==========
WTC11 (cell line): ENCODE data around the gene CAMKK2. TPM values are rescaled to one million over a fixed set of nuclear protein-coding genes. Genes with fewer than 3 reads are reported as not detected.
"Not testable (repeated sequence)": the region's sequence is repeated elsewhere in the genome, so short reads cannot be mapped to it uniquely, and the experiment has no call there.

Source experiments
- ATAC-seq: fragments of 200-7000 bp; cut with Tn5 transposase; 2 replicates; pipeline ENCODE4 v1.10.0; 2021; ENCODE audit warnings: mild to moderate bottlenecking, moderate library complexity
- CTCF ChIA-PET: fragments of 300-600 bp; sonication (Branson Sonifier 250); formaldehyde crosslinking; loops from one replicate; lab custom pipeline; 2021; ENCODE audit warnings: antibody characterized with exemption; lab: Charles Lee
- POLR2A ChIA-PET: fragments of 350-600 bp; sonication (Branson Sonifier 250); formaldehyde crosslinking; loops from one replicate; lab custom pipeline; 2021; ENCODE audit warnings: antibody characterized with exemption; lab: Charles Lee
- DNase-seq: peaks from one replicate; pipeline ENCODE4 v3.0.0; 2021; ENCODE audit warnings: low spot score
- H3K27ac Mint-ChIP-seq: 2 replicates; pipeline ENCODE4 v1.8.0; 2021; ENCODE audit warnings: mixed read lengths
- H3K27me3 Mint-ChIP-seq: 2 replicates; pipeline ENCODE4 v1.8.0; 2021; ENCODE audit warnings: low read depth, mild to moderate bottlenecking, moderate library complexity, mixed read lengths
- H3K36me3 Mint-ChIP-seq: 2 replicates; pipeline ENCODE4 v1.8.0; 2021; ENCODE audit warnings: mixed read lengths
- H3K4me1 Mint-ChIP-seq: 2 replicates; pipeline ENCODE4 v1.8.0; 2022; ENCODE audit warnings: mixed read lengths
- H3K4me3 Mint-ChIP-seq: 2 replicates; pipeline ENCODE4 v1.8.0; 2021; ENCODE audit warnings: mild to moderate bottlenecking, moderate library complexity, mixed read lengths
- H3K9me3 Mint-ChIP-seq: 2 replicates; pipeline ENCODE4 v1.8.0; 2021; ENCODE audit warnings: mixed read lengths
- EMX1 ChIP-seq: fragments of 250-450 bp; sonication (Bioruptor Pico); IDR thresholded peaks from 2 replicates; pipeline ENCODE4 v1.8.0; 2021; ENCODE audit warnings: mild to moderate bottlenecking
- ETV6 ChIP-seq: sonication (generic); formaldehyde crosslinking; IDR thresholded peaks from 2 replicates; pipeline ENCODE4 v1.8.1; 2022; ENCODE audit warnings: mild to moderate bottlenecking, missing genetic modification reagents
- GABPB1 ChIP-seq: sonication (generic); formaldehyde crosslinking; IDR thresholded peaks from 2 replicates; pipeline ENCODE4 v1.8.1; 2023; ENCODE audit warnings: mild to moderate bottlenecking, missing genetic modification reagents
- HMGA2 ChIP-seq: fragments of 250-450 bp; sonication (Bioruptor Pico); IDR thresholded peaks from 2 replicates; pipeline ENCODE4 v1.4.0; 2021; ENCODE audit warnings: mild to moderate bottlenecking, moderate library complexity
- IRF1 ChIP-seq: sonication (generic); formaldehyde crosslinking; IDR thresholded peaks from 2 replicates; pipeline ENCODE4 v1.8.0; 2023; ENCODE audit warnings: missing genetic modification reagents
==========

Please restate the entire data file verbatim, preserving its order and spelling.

WTC11 (cell line): ENCODE data around the gene CAMKK2. TPM values are rescaled to one million over a fixed set of nuclear protein-coding genes. Genes with fewer than 3 reads are reported as not detected.
"Not testable (repeated sequence)": the region's sequence is repeated elsewhere in the genome, so short reads cannot be mapped to it uniquely, and the experiment has no call there.

Source experiments
- ATAC-seq: fragments of 200-7000 bp; cut with Tn5 transposase; 2 replicates; pipeline ENCODE4 v1.10.0; 2021; ENCODE audit warnings: mild to moderate bottlenecking, moderate library complexity
- CTCF ChIA-PET: fragments of 300-600 bp; sonication (Branson Sonifier 250); formaldehyde crosslinking; loops from one replicate; lab custom pipeline; 2021; ENCODE audit warnings: antibody characterized with exemption; lab: Charles Lee
- POLR2A ChIA-PET: fragments of 350-600 bp; sonication (Branson Sonifier 250); formaldehyde crosslinking; loops from one replicate; lab custom pipeline; 2021; ENCODE audit warnings: antibody characterized with exemption; lab: Charles Lee
- DNase-seq: peaks from one replicate; pipeline ENCODE4 v3.0.0; 2021; ENCODE audit warnings: low spot score
- H3K27ac Mint-ChIP-seq: 2 replicates; pipeline ENCODE4 v1.8.0; 2021; ENCODE audit warnings: mixed read lengths
- H3K27me3 Mint-ChIP-seq: 2 replicates; pipeline ENCODE4 v1.8.0; 2021; ENCODE audit warnings: low read depth, mild to moderate bottlenecking, moderate library complexity, mixed read lengths
- H3K36me3 Mint-ChIP-seq: 2 replicates; pipeline ENCODE4 v1.8.0; 2021; ENCODE audit warnings: mixed read lengths
- H3K4me1 Mint-ChIP-seq: 2 replicates; pipeline ENCODE4 v1.8.0; 2022; ENCODE audit warnings: mixed read lengths
- H3K4me3 Mint-ChIP-seq: 2 replicates; pipeline ENCODE4 v1.8.0; 2021; ENCODE audit warnings: mild to moderate bottlenecking, moderate library complexity, mixed read lengths
- H3K9me3 Mint-ChIP-seq: 2 replicates; pipeline ENCODE4 v1.8.0; 2021; ENCODE audit warnings: mixed read lengths
- EMX1 ChIP-seq: fragments of 250-450 bp; sonication (Bioruptor Pico); IDR thresholded peaks from 2 replicates; pipeline ENCODE4 v1.8.0; 2021; ENCODE audit warnings: mild to moderate bottlenecking
- ETV6 ChIP-seq: sonication (generic); formaldehyde crosslinking; IDR thresholded peaks from 2 replicates; pipeline ENCODE4 v1.8.1; 2022; ENCODE audit warnings: mild to moderate bottlenecking, missing genetic modification reagents
- GABPB1 ChIP-seq: sonication (generic); formaldehyde crosslinking; IDR thresholded peaks from 2 replicates; pipeline ENCODE4 v1.8.1; 2023; ENCODE audit warnings: mild to moderate bottlenecking, missing genetic modification reagents
- HMGA2 ChIP-seq: fragments of 250-450 bp; sonication (Bioruptor Pico); IDR thresholded peaks from 2 replicates; pipeline ENCODE4 v1.4.0; 2021; ENCODE audit warnings: mild to moderate bottlenecking, moderate library complexity
- IRF1 ChIP-seq: sonication (generic); formaldehyde crosslinking; IDR thresholded peaks from 2 replicates; pipeline ENCODE4 v1.8.0; 2023; ENCODE audit warnings: missing genetic modification reagents